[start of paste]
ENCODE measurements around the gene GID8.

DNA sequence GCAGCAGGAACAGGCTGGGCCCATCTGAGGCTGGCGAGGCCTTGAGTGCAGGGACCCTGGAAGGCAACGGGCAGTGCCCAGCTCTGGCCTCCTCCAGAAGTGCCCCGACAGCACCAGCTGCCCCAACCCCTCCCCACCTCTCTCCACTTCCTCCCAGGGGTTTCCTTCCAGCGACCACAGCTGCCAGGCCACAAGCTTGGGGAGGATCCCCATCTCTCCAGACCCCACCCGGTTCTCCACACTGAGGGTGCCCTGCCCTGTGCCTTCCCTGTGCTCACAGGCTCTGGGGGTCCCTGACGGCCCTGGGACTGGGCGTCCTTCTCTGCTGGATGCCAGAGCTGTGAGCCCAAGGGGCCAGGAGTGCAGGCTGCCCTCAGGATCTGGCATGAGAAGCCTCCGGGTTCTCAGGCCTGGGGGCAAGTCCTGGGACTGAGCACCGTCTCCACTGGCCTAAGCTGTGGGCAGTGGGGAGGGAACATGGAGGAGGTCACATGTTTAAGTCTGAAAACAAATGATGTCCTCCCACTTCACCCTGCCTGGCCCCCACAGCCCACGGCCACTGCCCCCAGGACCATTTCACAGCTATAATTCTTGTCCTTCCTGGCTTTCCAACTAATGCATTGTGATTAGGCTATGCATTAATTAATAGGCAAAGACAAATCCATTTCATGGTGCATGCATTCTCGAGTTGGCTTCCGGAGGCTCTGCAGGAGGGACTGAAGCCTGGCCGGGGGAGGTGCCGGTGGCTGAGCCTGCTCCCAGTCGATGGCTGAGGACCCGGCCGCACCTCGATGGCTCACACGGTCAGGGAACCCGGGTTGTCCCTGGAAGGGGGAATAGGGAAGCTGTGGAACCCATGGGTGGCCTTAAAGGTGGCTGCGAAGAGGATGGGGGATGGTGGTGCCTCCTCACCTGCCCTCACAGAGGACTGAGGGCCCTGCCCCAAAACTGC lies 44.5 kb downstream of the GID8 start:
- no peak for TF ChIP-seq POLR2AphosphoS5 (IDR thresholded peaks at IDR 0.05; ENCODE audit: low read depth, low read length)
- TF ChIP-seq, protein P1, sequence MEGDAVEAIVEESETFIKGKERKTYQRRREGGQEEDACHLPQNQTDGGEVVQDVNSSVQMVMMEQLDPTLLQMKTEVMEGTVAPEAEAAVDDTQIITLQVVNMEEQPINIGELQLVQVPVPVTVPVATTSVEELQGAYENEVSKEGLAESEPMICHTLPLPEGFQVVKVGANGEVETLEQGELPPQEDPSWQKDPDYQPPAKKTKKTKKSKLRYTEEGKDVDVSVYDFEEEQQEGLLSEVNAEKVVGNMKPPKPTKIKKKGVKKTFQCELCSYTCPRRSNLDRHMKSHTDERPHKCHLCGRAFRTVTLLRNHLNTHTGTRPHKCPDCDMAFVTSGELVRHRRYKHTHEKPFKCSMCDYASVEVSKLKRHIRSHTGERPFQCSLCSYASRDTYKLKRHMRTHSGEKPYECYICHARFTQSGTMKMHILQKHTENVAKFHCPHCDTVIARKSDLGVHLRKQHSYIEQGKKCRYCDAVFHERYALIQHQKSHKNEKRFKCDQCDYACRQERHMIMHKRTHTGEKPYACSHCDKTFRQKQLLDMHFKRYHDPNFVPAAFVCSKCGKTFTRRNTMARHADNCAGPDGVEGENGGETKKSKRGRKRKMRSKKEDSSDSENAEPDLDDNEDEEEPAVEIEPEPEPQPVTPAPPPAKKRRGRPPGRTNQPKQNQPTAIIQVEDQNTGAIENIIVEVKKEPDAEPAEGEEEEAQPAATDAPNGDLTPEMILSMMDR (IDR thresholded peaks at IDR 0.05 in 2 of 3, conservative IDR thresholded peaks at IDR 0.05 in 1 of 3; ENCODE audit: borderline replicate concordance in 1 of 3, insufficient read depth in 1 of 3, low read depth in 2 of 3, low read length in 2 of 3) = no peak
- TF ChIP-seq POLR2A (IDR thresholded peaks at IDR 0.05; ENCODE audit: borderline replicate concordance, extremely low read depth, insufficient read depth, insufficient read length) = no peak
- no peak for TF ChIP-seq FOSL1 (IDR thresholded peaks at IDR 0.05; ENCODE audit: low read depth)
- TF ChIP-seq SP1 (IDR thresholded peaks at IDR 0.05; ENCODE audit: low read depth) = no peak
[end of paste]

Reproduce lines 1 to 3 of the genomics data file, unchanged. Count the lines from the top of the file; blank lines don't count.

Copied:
ENCODE measurements around the gene GID8.

DNA sequence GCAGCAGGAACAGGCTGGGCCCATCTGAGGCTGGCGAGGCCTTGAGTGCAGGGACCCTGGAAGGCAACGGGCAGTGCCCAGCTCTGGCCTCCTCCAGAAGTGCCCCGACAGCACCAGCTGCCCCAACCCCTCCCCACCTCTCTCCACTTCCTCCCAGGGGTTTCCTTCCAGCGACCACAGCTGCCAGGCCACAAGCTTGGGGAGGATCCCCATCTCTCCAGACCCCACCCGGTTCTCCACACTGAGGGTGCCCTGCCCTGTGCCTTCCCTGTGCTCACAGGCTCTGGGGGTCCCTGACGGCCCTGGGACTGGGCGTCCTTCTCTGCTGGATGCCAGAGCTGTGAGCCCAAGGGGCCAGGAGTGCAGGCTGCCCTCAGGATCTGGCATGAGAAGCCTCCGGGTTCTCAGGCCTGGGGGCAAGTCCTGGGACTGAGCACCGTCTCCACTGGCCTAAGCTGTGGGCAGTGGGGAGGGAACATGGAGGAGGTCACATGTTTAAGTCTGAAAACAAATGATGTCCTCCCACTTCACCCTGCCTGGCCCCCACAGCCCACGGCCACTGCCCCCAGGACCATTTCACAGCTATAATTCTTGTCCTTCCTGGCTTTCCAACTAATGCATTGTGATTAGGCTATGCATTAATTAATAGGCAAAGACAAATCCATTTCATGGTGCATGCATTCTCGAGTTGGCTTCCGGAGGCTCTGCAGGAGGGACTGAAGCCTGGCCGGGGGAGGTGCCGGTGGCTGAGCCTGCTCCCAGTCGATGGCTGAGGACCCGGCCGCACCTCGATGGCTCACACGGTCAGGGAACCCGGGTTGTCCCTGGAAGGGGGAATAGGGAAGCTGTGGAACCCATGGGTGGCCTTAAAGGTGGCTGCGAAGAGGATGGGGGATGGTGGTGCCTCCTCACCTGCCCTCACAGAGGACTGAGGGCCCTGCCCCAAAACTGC lies 44.5 kb downstream of the GID8 start:
- no peak for TF ChIP-seq POLR2AphosphoS5 (IDR thresholded peaks at IDR 0.05; ENCODE audit: low read depth, low read length)